The Federal Financial Institutions Examination Council (FFIEC) agencies released a cybersecurity assessment tool in June to help credit unions and others identify their risks and assess their cybersecurity preparedness. The FFIEC based the tool on its 2014 pilot assessment of more than 500 financial institutions’ cybersecurity preparedness.
The assessment tool incorporates cybersecurity-related principles from the FFIEC Information Technology (IT) Examination Handbook and the National Institute of Standards and Technology (NIST) Cybersecurity Framework, as well as industry-accepted cybersecurity practices. NIST defines cybersecurity as “the process of protecting information by preventing, detecting, and responding to attacks.”
NCUA encourages credit unions to familiarize themselves with the assessment tool, which FFIEC designed to provide a “repeatable and measurable process” for institutions to evaluate their cybersecurity preparedness over time. Credit unions of all sizes may use the tool, as well as their own methodologies, to perform a self-assessment of their risk management strategies.
The FFIEC agencies—the Federal Reserve Board, Federal Deposit Insurance Corp., NCUA, Office of the Comptroller of the Currency (OCC), Consumer Financial Protection Bureau, and State Liaison Committee—will implement the assessment as part of the examination process to benchmark and monitor institutions’ cybersecurity efforts. OCC examiners will incorporate the assessment in late 2015, and NCUA is projected to use the tool in mid-2016.
Completing the assessment
According to the assessment tool’s user guide, credit unions should integrate cybersecurity on an enterprise-wide basis and when introducing new products and services as part of the institution’s governance, information security, business continuity, and third-party risk management processes.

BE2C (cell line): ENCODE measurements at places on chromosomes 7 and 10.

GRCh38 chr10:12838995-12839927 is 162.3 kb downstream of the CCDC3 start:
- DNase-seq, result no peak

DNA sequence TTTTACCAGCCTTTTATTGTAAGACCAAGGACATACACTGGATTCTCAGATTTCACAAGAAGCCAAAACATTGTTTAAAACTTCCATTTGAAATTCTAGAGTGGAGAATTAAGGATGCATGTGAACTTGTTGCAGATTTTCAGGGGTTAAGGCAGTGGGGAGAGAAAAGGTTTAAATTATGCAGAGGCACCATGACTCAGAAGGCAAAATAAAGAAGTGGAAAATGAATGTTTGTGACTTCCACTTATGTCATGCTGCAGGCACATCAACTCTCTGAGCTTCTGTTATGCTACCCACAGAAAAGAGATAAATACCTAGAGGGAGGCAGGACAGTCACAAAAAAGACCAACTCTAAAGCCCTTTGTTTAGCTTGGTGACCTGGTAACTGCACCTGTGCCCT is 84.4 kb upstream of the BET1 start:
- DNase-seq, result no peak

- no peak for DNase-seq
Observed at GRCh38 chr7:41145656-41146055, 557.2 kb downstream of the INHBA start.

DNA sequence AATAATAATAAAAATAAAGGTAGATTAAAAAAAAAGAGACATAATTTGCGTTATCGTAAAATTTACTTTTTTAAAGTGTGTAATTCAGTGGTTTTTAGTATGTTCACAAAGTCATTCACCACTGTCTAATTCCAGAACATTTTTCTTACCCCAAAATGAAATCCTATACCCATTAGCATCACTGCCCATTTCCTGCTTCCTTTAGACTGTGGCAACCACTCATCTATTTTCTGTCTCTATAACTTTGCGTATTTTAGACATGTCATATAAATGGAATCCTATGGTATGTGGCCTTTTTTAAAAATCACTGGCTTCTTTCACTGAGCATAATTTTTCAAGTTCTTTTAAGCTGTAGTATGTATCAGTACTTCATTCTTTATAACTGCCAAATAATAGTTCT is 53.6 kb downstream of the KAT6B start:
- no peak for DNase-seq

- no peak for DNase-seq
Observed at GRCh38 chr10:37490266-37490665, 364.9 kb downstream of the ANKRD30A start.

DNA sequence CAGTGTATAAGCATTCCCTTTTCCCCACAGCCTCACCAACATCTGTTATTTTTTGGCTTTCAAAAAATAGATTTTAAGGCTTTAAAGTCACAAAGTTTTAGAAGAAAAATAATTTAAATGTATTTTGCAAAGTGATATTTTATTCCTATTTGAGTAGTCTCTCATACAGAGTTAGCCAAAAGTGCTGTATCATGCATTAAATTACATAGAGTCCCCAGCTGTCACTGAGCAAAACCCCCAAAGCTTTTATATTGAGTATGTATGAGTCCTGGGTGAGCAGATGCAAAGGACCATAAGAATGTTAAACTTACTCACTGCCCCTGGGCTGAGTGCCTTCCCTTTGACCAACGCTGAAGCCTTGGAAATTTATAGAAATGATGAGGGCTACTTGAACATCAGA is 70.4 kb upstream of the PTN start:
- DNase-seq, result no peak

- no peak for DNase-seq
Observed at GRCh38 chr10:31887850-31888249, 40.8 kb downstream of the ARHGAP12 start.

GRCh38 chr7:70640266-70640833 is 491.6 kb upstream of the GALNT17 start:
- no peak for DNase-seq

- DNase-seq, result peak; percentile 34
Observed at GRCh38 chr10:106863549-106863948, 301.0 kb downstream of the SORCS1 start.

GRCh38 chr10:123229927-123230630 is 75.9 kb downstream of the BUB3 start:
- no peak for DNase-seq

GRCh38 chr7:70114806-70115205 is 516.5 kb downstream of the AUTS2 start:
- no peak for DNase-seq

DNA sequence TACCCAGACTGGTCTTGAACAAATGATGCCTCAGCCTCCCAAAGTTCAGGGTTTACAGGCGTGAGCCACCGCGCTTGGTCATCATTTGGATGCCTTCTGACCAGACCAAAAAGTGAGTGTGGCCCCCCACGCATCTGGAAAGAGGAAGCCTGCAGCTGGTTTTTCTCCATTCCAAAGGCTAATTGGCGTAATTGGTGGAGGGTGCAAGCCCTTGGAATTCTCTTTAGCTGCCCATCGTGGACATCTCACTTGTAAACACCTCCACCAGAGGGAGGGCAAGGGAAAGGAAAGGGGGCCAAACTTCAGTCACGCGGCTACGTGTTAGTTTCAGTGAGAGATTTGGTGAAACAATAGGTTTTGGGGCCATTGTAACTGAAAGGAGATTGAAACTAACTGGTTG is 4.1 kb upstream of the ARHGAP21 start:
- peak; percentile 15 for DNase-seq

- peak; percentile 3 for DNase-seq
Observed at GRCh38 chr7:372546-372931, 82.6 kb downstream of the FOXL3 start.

The assessment includes two parts: an “inherent risk profile” and “cybersecurity maturity.”
The inherent risk profile identifies the amount of risk posed to a credit union by the types, volume, and complexity of its activities, products, and services in the following categories (not including mitigating controls):
When completing the first part of the assessment, the credit union selects the most appropriate “inherent risk level” for each activity, service, or product within each category.
The FFIEC defines the five risk levels as follows:
The credit union determines its overall inherent risk profile based on the number of applicable statements in each risk level for all activities. After making this determination, the credit union transitions to the cybersecurity maturity part of the assessment.
Credit unions evaluate cybersecurity maturity in these “domains”:
Each domain has the following levels of maturity:
Assessment factors exist within each of the five domains, contributing components, and declarative statements describing activities that support the assessment factor at the applicable maturity level.
A credit union’s cybersecurity maturity level depends on its inherent risk profile. If the maturity level isn’t appropriate in relation to the inherent risk profile, the credit union may consider either reducing inherent risk or developing a strategy to improve the maturity levels. Using the maturity levels in each domain, credit unions can identify potential actions that can increase the institution’s overall cybersecurity preparedness.
Once completed, credit union staff should communicate assessment results to the CEO and board of directors for review.
VALERIE Y. MOSS is CUNA’s senior director of compliance analysis. Contact CUNA’s compliance department at email@example.com.